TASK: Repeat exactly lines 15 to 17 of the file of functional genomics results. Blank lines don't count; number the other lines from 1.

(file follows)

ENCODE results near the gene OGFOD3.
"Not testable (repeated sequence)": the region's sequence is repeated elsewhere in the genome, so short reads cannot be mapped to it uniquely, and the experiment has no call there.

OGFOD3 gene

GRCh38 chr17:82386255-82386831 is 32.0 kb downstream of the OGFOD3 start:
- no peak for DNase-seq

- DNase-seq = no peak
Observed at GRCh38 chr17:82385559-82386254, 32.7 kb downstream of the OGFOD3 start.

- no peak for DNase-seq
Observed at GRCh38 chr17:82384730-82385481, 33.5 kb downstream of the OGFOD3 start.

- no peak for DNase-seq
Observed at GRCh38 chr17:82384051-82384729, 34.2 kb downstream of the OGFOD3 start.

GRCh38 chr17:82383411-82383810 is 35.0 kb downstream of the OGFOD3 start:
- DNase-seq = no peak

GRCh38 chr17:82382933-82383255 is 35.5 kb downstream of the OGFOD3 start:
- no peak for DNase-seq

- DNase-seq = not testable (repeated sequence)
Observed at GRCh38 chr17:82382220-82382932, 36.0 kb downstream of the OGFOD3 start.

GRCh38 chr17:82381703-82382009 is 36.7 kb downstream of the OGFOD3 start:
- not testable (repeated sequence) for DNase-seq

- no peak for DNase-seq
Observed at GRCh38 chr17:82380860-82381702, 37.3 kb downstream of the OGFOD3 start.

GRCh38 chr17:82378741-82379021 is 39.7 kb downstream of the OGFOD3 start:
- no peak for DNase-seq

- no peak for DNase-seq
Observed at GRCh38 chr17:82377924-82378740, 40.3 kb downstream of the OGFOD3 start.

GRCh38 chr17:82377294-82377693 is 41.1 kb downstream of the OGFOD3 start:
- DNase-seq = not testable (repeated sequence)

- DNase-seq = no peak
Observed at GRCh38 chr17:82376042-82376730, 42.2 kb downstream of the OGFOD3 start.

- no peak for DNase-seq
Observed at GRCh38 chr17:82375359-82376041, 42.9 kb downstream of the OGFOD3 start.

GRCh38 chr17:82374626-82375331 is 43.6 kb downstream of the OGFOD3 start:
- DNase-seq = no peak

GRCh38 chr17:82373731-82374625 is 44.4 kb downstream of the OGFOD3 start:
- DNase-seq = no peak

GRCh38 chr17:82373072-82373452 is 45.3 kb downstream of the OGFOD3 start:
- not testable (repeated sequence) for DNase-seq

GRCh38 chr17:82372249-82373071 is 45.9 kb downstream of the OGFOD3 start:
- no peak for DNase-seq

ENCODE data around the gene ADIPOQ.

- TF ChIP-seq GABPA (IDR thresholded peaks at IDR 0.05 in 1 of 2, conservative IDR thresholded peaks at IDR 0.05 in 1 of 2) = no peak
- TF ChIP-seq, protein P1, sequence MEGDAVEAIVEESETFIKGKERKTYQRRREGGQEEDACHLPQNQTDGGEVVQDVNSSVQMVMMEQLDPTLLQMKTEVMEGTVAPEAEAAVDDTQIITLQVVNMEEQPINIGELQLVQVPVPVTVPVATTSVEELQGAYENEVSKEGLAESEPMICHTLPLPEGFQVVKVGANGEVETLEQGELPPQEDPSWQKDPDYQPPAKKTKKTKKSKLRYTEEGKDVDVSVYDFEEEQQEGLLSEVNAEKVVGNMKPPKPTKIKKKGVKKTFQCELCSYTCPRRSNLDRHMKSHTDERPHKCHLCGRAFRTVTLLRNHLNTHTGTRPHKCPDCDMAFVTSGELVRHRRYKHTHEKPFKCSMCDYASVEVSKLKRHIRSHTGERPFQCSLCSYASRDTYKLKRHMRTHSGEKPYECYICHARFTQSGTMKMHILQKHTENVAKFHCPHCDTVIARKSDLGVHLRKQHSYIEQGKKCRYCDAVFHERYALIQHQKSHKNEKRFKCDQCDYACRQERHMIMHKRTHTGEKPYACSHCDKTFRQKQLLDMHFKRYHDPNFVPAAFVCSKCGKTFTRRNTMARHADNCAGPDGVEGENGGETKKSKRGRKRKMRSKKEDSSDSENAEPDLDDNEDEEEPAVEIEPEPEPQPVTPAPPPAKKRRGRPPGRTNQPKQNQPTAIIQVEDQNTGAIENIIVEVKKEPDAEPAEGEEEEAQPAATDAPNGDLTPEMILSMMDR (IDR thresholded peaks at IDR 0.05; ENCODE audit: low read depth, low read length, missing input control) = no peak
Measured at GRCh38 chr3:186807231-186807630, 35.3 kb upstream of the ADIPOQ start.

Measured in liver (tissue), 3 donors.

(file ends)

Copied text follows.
- no peak for DNase-seq

- DNase-seq = not testable (repeated sequence)
Observed at GRCh38 chr17:82382220-82382932, 36.0 kb downstream of the OGFOD3 start.